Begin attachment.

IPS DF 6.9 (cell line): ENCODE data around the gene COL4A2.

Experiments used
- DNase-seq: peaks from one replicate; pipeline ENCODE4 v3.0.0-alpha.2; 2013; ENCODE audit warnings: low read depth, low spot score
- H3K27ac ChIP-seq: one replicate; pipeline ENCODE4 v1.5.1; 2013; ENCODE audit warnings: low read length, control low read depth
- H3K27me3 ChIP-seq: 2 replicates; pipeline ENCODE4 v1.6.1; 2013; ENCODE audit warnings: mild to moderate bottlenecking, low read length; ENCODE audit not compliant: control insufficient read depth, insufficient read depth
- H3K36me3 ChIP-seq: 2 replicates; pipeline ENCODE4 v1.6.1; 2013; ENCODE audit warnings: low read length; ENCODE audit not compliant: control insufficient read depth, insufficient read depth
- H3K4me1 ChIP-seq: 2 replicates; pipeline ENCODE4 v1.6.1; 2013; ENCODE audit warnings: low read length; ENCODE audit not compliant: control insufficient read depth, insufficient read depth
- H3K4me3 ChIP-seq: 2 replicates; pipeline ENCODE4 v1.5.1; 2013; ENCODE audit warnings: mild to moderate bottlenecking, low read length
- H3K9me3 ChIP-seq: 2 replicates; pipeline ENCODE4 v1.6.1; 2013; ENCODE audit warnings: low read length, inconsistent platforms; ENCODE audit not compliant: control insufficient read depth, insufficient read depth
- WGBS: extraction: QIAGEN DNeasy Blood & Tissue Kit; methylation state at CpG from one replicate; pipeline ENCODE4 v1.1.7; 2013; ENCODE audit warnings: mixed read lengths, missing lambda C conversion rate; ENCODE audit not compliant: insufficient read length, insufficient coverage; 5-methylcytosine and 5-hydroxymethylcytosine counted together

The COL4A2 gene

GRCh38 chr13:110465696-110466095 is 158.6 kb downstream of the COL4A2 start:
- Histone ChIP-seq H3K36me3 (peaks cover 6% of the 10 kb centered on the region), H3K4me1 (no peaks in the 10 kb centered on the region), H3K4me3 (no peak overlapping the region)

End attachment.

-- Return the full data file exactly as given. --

IPS DF 6.9 (cell line): ENCODE data around the gene COL4A2.

Experiments used
- DNase-seq: peaks from one replicate; pipeline ENCODE4 v3.0.0-alpha.2; 2013; ENCODE audit warnings: low read depth, low spot score
- H3K27ac ChIP-seq: one replicate; pipeline ENCODE4 v1.5.1; 2013; ENCODE audit warnings: low read length, control low read depth
- H3K27me3 ChIP-seq: 2 replicates; pipeline ENCODE4 v1.6.1; 2013; ENCODE audit warnings: mild to moderate bottlenecking, low read length; ENCODE audit not compliant: control insufficient read depth, insufficient read depth
- H3K36me3 ChIP-seq: 2 replicates; pipeline ENCODE4 v1.6.1; 2013; ENCODE audit warnings: low read length; ENCODE audit not compliant: control insufficient read depth, insufficient read depth
- H3K4me1 ChIP-seq: 2 replicates; pipeline ENCODE4 v1.6.1; 2013; ENCODE audit warnings: low read length; ENCODE audit not compliant: control insufficient read depth, insufficient read depth
- H3K4me3 ChIP-seq: 2 replicates; pipeline ENCODE4 v1.5.1; 2013; ENCODE audit warnings: mild to moderate bottlenecking, low read length
- H3K9me3 ChIP-seq: 2 replicates; pipeline ENCODE4 v1.6.1; 2013; ENCODE audit warnings: low read length, inconsistent platforms; ENCODE audit not compliant: control insufficient read depth, insufficient read depth
- WGBS: extraction: QIAGEN DNeasy Blood & Tissue Kit; methylation state at CpG from one replicate; pipeline ENCODE4 v1.1.7; 2013; ENCODE audit warnings: mixed read lengths, missing lambda C conversion rate; ENCODE audit not compliant: insufficient read length, insufficient coverage; 5-methylcytosine and 5-hydroxymethylcytosine counted together

The COL4A2 gene

GRCh38 chr13:110465696-110466095 is 158.6 kb downstream of the COL4A2 start:
- Histone ChIP-seq H3K36me3 (peaks cover 6% of the 10 kb centered on the region), H3K4me1 (no peaks in the 10 kb centered on the region), H3K4me3 (no peak overlapping the region)